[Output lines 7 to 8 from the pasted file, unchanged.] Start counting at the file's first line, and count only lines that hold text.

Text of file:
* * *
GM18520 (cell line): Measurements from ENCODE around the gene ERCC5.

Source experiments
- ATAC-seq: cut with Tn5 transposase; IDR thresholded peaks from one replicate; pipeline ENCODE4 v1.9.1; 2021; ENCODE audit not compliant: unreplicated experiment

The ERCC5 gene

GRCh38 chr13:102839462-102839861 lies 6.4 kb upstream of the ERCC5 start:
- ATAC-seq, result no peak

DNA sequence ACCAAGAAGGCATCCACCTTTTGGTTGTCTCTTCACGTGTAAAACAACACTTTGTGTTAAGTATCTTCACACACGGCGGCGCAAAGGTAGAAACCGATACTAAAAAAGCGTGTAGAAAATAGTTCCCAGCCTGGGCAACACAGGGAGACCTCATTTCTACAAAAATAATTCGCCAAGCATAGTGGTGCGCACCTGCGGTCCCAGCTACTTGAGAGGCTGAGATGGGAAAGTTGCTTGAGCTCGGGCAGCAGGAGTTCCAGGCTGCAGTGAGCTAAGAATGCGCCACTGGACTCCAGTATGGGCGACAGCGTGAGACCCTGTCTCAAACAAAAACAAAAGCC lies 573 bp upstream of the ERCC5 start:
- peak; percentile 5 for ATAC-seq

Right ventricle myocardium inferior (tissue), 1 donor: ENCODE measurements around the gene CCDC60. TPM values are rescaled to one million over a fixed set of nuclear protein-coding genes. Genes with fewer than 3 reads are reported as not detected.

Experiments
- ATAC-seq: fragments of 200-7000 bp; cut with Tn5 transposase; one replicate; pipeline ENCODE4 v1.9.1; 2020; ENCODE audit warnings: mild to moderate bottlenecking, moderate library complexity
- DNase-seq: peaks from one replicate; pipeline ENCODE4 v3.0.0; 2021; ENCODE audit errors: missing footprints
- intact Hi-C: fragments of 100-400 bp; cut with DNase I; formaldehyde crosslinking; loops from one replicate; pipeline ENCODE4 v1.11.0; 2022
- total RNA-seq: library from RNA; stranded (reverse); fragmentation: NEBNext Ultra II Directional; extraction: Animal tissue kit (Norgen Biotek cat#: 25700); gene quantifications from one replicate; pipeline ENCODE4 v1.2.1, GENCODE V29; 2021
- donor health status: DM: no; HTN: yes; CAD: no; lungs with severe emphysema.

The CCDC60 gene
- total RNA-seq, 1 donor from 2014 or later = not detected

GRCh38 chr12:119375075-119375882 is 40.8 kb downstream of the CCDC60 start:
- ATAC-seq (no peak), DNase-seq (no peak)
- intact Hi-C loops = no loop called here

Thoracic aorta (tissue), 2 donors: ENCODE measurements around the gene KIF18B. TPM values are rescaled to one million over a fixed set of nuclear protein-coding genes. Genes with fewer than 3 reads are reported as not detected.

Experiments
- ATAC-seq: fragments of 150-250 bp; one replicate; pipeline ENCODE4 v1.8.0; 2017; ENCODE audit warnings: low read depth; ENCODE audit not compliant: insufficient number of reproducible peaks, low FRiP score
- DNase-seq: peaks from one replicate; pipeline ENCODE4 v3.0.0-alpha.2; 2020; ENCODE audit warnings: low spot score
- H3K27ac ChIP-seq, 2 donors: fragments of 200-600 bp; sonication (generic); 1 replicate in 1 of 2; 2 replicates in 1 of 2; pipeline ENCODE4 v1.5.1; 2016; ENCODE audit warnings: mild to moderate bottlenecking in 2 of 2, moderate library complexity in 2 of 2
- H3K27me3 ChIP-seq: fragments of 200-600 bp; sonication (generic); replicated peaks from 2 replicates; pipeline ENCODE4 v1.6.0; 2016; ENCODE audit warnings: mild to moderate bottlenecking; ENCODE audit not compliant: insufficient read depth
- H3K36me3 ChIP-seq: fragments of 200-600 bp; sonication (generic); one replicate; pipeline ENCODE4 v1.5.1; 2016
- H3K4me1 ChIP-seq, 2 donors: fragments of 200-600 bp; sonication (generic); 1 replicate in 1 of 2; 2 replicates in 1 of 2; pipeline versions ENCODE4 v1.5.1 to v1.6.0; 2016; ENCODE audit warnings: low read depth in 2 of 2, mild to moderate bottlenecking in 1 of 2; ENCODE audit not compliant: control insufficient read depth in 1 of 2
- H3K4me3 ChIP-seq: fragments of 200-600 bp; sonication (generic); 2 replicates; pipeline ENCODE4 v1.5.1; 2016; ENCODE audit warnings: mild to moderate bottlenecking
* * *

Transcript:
DNA sequence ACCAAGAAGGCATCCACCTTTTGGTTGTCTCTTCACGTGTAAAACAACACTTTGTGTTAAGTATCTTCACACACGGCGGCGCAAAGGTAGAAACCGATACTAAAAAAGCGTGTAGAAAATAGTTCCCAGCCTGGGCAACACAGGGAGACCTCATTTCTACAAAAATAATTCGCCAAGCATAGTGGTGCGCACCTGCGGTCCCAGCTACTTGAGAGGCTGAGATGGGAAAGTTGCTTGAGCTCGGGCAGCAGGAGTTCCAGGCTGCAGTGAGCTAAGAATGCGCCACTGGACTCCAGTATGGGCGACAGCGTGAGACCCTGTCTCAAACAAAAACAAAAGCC lies 573 bp upstream of the ERCC5 start:
- peak; percentile 5 for ATAC-seq